Wednesday, April 21, 2010

The smaller the text, the more confused the meaning. - Angus Dunn

I'm sunk into a sofa in the morning room of a 19th-century hotel, listening to a man read his poetry in a Highland lilt, watching the sun set behind the Highland Cathedral into a bright pink (ash-induced?) sky. There are only six of us this week; the lowest turnout yet, but it's a lively bunch. Instead of polite quiet between poems or stories, questions pepper the air. Instead of polite applause, hands are shaken, pints are bought. The harsh cawing of trumpets and trombones wafts from the bar in the back of the hotel; our Tuesday night competition begins, and I love the jazz juxtaposed with literature. It fits.

Angus writes to capture a moment. He writes because the moment doesn't seem real until it's put into words. He writes because 'now' will soon disappear into the cluttered closet of memories; 'now' won't be found again without a lot of digging. He mentioned something I hadn't thought of before - how difficult it is to tell strangers why he writes. Generalizations, like the ones in this paragraph, verge on the cliche. But it's nobody's business why he writes. The reasons change every day, with every circumstance.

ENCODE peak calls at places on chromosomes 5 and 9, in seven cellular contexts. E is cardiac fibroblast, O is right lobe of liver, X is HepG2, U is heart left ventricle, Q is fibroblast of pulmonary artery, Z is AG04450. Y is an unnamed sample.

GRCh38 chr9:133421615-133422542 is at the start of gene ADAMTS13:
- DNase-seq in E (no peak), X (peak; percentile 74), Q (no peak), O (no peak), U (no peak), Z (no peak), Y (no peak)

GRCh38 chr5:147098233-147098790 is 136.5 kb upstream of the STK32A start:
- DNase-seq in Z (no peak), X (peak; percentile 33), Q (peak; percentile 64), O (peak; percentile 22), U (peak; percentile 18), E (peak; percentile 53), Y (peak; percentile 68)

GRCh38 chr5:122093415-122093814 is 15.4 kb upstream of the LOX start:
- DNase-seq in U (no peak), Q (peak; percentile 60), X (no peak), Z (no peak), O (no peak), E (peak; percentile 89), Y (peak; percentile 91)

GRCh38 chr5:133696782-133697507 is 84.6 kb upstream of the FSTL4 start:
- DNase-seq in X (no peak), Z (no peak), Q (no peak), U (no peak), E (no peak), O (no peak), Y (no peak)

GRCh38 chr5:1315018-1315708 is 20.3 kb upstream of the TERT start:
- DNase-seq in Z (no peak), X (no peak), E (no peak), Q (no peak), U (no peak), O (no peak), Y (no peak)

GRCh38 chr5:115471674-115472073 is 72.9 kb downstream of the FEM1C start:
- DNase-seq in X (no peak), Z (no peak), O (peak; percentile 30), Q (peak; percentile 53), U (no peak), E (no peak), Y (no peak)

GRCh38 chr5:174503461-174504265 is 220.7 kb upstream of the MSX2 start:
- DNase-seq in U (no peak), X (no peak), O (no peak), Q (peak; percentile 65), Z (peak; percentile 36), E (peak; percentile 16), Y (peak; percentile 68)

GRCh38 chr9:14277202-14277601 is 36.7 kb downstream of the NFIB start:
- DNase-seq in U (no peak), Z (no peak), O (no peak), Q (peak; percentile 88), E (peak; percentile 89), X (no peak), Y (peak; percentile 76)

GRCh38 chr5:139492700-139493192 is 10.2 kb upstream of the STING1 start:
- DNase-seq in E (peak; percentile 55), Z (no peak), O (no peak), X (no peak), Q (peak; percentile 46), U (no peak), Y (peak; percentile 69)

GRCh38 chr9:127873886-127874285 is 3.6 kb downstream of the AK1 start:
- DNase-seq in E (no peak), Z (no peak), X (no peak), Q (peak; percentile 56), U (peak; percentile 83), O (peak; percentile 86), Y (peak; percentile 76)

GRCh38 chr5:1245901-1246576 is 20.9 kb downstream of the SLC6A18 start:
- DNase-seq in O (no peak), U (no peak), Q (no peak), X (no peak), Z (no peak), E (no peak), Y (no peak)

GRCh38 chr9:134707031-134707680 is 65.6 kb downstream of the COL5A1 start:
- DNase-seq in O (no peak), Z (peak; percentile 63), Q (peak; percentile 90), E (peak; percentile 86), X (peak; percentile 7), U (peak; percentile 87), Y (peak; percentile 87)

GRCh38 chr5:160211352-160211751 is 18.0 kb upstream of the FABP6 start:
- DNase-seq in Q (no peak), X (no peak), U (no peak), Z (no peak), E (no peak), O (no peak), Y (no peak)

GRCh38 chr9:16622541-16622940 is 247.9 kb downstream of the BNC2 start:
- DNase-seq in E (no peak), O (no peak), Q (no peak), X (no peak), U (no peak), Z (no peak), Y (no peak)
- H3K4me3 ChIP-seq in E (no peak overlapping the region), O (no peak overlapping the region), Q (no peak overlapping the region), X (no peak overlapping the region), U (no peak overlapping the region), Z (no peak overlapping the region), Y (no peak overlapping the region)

Angus writes powerful haiku. It's a beautiful form; the control of language and syllables makes for especially poignant pieces (or especially horrible). He mentioned the innuendo and subtext in smaller poems and stories, how they can easily be misconstrued - like text messages: you think you're saying something and it's easily misinterpreted. People seek meaning in smaller texts, seek the subtext. Interesting idea.

I needed last night. I've let work and life get in the way of creativity. I suppose that's the idea behind this Literary Salon - to inspire. Seven people - mere acquaintances - discussing literature: bliss.

1 comment:

Simon Varwell said...

Sounds like a great night. Sorry to miss it - am not on the mailing list so didn't hear about it.

Look forward to the next one.